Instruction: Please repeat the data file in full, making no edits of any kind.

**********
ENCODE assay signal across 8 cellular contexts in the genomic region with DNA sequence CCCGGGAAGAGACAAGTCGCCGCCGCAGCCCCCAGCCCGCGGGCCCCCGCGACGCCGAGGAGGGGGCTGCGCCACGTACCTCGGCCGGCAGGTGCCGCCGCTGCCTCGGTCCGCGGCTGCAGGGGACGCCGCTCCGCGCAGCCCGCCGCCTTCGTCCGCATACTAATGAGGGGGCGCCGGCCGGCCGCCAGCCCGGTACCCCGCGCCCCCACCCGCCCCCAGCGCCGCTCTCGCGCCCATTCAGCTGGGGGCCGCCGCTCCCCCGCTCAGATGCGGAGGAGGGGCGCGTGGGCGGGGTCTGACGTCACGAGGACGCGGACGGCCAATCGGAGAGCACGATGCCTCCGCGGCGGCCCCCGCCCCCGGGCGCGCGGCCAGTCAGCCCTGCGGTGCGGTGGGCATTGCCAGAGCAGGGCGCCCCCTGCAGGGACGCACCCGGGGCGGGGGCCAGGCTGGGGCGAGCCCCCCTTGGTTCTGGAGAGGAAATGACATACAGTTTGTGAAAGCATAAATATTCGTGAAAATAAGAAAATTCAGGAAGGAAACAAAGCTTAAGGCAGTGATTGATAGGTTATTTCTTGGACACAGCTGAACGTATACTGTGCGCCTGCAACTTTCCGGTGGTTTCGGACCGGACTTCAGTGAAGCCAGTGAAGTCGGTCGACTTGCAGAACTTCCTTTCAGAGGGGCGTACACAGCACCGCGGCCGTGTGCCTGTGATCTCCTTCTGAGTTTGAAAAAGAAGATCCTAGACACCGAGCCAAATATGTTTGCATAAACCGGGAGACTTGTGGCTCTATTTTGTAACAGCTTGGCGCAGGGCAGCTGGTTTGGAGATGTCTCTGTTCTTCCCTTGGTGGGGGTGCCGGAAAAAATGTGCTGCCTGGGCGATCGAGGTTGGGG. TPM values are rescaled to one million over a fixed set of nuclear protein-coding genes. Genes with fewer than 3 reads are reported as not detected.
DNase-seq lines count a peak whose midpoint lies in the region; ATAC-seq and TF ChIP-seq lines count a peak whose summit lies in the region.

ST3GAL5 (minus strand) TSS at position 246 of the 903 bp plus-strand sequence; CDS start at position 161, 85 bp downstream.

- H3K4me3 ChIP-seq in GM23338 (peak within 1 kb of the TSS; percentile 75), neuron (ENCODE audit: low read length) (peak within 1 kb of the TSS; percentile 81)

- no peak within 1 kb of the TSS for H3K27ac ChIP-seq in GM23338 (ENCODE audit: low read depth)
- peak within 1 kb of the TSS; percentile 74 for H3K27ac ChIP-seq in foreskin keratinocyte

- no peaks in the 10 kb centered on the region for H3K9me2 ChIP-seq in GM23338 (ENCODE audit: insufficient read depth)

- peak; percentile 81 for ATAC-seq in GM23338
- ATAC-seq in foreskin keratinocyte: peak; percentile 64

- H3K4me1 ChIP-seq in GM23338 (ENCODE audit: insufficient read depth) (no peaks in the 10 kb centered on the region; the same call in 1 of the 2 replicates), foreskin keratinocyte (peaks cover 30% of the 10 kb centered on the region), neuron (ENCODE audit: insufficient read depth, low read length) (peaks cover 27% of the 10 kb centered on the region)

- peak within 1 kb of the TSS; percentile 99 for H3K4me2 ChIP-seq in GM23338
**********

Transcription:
ENCODE assay signal across 8 cellular contexts in the genomic region with DNA sequence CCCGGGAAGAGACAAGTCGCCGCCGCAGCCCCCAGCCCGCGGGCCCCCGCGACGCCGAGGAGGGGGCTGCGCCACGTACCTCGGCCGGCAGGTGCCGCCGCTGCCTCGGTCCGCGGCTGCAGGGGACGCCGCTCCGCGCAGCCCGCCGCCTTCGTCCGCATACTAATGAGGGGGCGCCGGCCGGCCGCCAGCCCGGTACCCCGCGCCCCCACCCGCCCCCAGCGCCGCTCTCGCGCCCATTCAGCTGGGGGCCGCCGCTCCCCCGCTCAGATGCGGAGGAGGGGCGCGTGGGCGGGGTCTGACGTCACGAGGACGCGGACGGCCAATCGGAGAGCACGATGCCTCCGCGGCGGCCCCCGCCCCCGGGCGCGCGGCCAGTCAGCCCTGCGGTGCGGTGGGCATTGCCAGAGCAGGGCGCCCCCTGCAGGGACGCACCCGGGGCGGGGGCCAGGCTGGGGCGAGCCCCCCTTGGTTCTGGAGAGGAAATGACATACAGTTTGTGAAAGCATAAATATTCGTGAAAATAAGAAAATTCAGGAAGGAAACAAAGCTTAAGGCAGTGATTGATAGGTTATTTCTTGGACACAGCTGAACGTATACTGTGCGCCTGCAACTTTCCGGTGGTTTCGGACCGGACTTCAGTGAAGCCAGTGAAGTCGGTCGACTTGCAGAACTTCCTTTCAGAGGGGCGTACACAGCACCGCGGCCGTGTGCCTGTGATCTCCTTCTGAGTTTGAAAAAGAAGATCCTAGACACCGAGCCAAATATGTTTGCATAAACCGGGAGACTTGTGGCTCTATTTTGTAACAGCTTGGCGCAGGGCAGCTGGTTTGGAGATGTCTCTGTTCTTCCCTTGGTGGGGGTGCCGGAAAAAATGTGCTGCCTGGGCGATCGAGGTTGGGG. TPM values are rescaled to one million over a fixed set of nuclear protein-coding genes. Genes with fewer than 3 reads are reported as not detected.
DNase-seq lines count a peak whose midpoint lies in the region; ATAC-seq and TF ChIP-seq lines count a peak whose summit lies in the region.

ST3GAL5 (minus strand) TSS at position 246 of the 903 bp plus-strand sequence; CDS start at position 161, 85 bp downstream.

- H3K4me3 ChIP-seq in GM23338 (peak within 1 kb of the TSS; percentile 75), neuron (ENCODE audit: low read length) (peak within 1 kb of the TSS; percentile 81)

- no peak within 1 kb of the TSS for H3K27ac ChIP-seq in GM23338 (ENCODE audit: low read depth)
- peak within 1 kb of the TSS; percentile 74 for H3K27ac ChIP-seq in foreskin keratinocyte

- no peaks in the 10 kb centered on the region for H3K9me2 ChIP-seq in GM23338 (ENCODE audit: insufficient read depth)

- peak; percentile 81 for ATAC-seq in GM23338
- ATAC-seq in foreskin keratinocyte: peak; percentile 64

- H3K4me1 ChIP-seq in GM23338 (ENCODE audit: insufficient read depth) (no peaks in the 10 kb centered on the region; the same call in 1 of the 2 replicates), foreskin keratinocyte (peaks cover 30% of the 10 kb centered on the region), neuron (ENCODE audit: insufficient read depth, low read length) (peaks cover 27% of the 10 kb centered on the region)

- peak within 1 kb of the TSS; percentile 99 for H3K4me2 ChIP-seq in GM23338